En primeur – spotting potential

The first full working week of January is a highlight of the English wine trade’s year.  If you have the stamina you can spend every hour of the working week tasting the new season’s wines.  Jancis Robinson complained and celebrated the fact that her team of three would be aiming to taste and write a brief note about wines at each of 26 tasting this week.  But it is a testimony to her stamina and personality, that at the end of the week I heard her say to a colleague that yes, it had been a long week – and that it was a privilege.  Now that is style.  Her patent stainless steel-like blocky shoes were a sight to behold.

IMG_0018En primeur is a controversial concept in it own right.  The vine grower spends a whole year tending the vine, harvesting and making the wine. But with Burgundy, and even more with Bordeaux, the wine is not going to be ready to drink for a minimum of three years, in the case of Bordeaux up to ten years.  So at what point should the labourer get his or her wages? 

Most wine we buy when it is in the bottle and ready to drink.  But if that were the case, the vine grower would not be paid for three to ten years after the work has been completed – and that takes no account of the long term investment in the land, its preparation and in the winery.  Traditionally, you hang beef for 14 days and then you sell it.  Pickles and Christmas cake you might keep for three months, some cheeses for two years. So you can see that there is a case (pun intended) for the grower getting payment before the product is going to be at its best. 

The down side is that if you buy en primeur you are buying the wines when most of them are still in a barrel or vat. They are not ready to bottle yet and there is a great deal of development to undergo.  The fruit will be very fresh but the acidity should be raw and the tannins untamed; certainly, the various elements of the wine will not have combined into a harmonious whole.  You only need to taste a recently bottled sample of vintage port to confirm this – it will be very fruity, but fiercely alcoholic and acidic, with nigh on undrinkable tannins.  In 20-30 years that will all have come together beautifully.  And even with table wines, many classic European styles of wine need a bit of time.  In turn this means that if you buy wine en primeur you are trusting that the wine will come together in an attractive way.  It is at this point that the quality of the wine merchant and the scribblings of the scribes kick in – the consumer needs a reliable guide, or preferably a range of guides, and then he or she can make up his or her own mind.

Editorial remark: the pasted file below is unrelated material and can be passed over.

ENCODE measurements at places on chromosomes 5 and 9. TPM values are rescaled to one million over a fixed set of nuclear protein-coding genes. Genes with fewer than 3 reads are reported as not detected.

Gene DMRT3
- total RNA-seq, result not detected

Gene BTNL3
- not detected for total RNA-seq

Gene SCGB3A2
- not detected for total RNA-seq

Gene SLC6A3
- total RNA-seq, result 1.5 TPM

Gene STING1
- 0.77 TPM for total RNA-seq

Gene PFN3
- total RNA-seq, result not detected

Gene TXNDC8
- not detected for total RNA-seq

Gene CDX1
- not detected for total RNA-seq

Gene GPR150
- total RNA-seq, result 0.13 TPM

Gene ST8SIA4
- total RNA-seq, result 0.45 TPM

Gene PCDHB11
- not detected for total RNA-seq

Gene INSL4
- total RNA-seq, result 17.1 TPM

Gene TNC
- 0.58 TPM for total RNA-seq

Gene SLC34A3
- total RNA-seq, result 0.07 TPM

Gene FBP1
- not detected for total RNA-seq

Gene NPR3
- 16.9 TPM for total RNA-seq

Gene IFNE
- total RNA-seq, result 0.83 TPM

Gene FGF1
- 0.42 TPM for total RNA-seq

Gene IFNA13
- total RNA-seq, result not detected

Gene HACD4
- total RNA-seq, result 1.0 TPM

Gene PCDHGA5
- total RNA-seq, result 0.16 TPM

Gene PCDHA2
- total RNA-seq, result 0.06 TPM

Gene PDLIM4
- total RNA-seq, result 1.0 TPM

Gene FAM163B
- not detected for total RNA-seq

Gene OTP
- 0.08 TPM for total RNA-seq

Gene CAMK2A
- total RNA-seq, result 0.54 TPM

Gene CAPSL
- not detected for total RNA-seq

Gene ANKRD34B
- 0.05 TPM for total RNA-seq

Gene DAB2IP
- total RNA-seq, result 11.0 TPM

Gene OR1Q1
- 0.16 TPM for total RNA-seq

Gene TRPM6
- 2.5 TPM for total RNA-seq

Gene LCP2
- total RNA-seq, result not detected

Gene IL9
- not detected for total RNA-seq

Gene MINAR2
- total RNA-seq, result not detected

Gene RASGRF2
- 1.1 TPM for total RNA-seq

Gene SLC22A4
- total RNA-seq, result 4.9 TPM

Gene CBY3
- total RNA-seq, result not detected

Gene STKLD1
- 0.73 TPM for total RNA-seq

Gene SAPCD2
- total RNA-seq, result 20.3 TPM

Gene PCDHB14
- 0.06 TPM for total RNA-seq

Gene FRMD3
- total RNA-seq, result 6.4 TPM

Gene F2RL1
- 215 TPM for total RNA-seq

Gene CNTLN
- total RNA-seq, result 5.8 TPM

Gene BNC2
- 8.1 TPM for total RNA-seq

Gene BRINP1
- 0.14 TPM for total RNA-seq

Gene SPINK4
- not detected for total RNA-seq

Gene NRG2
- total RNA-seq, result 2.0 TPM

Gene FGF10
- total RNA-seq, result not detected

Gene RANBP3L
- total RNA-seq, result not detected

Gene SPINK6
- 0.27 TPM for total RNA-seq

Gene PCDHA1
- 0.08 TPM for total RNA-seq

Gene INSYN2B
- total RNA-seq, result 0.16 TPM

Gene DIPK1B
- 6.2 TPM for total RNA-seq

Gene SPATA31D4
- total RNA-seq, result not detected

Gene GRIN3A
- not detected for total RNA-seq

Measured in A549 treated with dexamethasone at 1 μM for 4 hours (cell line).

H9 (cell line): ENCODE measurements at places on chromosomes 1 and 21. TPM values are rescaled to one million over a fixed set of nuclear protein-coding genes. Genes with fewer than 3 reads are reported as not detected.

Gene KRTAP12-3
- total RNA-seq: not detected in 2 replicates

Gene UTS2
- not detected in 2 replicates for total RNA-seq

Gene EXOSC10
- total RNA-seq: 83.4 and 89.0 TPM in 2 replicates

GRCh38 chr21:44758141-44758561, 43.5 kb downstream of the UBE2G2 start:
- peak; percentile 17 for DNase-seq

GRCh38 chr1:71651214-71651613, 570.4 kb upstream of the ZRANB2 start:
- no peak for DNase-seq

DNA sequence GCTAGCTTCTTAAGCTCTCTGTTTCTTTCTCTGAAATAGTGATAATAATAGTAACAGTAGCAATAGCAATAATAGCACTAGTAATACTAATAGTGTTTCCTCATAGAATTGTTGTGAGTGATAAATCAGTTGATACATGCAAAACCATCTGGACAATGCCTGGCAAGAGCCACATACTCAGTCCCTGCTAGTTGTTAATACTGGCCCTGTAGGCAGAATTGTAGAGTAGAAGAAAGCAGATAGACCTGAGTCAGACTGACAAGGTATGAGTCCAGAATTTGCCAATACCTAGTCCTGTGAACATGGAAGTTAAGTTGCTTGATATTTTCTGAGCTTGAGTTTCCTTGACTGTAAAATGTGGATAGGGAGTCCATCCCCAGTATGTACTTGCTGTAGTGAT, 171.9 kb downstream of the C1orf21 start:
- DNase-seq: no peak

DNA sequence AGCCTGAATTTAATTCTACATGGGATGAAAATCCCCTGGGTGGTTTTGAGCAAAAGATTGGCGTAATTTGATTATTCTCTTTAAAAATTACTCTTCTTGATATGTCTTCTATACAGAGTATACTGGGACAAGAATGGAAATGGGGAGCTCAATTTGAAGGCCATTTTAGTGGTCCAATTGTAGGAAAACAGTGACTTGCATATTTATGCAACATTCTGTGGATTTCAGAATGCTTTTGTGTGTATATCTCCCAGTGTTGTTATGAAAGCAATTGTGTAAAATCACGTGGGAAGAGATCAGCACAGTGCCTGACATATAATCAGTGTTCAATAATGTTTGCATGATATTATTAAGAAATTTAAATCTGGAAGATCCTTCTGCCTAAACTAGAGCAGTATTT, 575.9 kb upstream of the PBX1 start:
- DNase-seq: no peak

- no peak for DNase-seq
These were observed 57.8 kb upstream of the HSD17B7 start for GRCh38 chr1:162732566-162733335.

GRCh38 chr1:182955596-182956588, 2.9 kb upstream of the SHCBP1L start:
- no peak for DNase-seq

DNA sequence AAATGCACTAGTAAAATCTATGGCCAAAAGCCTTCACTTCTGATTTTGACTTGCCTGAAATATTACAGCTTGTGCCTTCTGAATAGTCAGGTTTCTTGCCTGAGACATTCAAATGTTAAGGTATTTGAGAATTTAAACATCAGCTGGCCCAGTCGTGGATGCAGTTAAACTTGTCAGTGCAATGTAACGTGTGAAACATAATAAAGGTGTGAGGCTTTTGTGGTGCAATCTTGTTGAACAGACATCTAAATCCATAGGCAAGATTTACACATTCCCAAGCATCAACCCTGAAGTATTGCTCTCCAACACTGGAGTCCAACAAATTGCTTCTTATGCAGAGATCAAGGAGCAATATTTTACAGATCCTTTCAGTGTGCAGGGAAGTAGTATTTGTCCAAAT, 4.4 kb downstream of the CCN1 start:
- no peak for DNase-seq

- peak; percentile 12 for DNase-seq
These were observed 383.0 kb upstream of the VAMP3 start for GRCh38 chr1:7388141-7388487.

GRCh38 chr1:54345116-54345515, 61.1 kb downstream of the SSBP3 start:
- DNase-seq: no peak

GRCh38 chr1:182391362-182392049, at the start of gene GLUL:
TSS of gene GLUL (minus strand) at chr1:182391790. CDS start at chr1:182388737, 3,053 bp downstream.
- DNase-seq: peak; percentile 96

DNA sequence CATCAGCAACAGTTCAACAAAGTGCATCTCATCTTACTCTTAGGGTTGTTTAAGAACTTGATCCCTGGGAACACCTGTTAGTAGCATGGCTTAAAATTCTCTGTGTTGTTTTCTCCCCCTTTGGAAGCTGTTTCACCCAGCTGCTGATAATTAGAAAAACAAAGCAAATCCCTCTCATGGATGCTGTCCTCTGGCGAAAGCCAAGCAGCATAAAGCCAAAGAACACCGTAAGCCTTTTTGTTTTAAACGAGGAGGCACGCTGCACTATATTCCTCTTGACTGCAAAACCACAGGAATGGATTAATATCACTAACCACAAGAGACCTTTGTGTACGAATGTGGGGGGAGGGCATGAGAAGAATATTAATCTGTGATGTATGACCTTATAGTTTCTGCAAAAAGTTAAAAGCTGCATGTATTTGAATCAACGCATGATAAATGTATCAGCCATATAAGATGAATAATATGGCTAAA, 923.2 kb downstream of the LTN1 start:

If we are being mathematical about it, the fairest point for the drinker to part with his or her money would be at the half way point between picking and drinking. This would point to the en primeur campaign to be a year later than it is for Burgundy – which would certainly be a better point to judge the wines as they would have been in bottle for some time.  But of course the market is not a perfectly level playing field; it is affected by supply and demand.  For those of us with good or average incomes, it is difficult to remember that it is the top end wines for which there is the most competition. If you have just five barrels, 1500 bottles, of something really sought after, you can name your own price.  Some of the wines on display this week will cost £1000 a case plus VAT and some have not named a price yet.  So the market is intensely competitive for the very top wines, while there is plenty of choice at the £200-250 a case level.  This means that for those who are not bidding for the most sought after wines, the en primeur season is just too early, even if it is fair in principle to pay in advance for wines that are not yet ready to drink. 

And what are the 2010 Burgundies like?  We will save that for the next post. 

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